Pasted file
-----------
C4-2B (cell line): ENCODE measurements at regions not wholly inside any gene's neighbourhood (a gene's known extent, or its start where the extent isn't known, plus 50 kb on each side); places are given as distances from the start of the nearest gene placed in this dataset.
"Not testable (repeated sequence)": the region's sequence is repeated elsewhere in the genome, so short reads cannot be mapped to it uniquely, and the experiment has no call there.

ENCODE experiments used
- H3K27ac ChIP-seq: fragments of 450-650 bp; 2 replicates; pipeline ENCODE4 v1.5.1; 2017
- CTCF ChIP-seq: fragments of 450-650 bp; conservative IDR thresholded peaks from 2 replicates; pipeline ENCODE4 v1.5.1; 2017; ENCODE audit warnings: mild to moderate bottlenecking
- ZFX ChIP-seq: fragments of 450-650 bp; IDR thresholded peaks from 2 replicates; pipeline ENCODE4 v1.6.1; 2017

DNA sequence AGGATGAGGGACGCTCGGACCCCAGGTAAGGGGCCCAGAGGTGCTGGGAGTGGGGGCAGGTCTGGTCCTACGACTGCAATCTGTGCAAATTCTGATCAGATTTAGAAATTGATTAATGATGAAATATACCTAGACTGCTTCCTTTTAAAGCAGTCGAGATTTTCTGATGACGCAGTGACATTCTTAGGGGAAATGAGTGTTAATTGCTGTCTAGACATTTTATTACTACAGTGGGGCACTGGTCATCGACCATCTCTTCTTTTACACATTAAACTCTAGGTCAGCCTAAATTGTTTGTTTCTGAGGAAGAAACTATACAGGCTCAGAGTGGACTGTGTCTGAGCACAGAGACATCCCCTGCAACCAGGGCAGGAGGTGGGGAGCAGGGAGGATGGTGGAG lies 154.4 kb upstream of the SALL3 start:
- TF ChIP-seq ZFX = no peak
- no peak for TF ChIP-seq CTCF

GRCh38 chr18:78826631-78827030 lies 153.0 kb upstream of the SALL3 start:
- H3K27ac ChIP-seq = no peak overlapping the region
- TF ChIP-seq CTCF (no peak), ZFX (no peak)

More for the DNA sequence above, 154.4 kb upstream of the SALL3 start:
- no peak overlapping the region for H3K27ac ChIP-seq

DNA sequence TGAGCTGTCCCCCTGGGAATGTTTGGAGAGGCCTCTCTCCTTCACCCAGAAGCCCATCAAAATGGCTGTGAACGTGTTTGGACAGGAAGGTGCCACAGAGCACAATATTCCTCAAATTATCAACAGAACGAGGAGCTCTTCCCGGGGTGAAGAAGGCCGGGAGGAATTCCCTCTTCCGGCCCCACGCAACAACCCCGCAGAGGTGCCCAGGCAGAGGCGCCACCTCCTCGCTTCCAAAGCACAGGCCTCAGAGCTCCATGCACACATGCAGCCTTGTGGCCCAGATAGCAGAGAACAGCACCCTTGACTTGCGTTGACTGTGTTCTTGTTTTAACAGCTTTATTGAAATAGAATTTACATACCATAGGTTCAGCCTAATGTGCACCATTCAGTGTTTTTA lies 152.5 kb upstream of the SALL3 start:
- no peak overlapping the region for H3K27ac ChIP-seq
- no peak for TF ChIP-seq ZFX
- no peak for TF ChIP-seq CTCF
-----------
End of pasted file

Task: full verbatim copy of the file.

C4-2B (cell line): ENCODE measurements at regions not wholly inside any gene's neighbourhood (a gene's known extent, or its start where the extent isn't known, plus 50 kb on each side); places are given as distances from the start of the nearest gene placed in this dataset.
"Not testable (repeated sequence)": the region's sequence is repeated elsewhere in the genome, so short reads cannot be mapped to it uniquely, and the experiment has no call there.

ENCODE experiments used
- H3K27ac ChIP-seq: fragments of 450-650 bp; 2 replicates; pipeline ENCODE4 v1.5.1; 2017
- CTCF ChIP-seq: fragments of 450-650 bp; conservative IDR thresholded peaks from 2 replicates; pipeline ENCODE4 v1.5.1; 2017; ENCODE audit warnings: mild to moderate bottlenecking
- ZFX ChIP-seq: fragments of 450-650 bp; IDR thresholded peaks from 2 replicates; pipeline ENCODE4 v1.6.1; 2017

DNA sequence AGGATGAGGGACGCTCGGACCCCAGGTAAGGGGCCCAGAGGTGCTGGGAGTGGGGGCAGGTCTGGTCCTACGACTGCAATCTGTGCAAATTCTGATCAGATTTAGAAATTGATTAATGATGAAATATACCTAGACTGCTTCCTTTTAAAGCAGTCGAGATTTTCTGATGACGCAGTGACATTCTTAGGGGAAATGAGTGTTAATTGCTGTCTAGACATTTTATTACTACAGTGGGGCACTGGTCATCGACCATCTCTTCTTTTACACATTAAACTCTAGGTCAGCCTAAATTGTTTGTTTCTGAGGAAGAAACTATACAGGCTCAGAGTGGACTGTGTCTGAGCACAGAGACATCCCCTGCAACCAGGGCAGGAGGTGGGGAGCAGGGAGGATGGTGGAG lies 154.4 kb upstream of the SALL3 start:
- TF ChIP-seq ZFX = no peak
- no peak for TF ChIP-seq CTCF

GRCh38 chr18:78826631-78827030 lies 153.0 kb upstream of the SALL3 start:
- H3K27ac ChIP-seq = no peak overlapping the region
- TF ChIP-seq CTCF (no peak), ZFX (no peak)

More for the DNA sequence above, 154.4 kb upstream of the SALL3 start:
- no peak overlapping the region for H3K27ac ChIP-seq

DNA sequence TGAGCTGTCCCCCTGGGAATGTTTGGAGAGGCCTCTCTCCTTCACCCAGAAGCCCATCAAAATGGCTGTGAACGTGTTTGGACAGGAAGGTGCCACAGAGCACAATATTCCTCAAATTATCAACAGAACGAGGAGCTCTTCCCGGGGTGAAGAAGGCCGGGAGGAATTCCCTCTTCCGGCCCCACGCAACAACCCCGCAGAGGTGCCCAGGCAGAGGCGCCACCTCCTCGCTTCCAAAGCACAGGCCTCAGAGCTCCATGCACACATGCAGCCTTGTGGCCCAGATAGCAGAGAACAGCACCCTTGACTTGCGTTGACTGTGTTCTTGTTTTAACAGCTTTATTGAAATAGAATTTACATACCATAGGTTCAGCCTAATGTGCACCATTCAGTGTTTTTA lies 152.5 kb upstream of the SALL3 start:
- no peak overlapping the region for H3K27ac ChIP-seq
- no peak for TF ChIP-seq ZFX
- no peak for TF ChIP-seq CTCF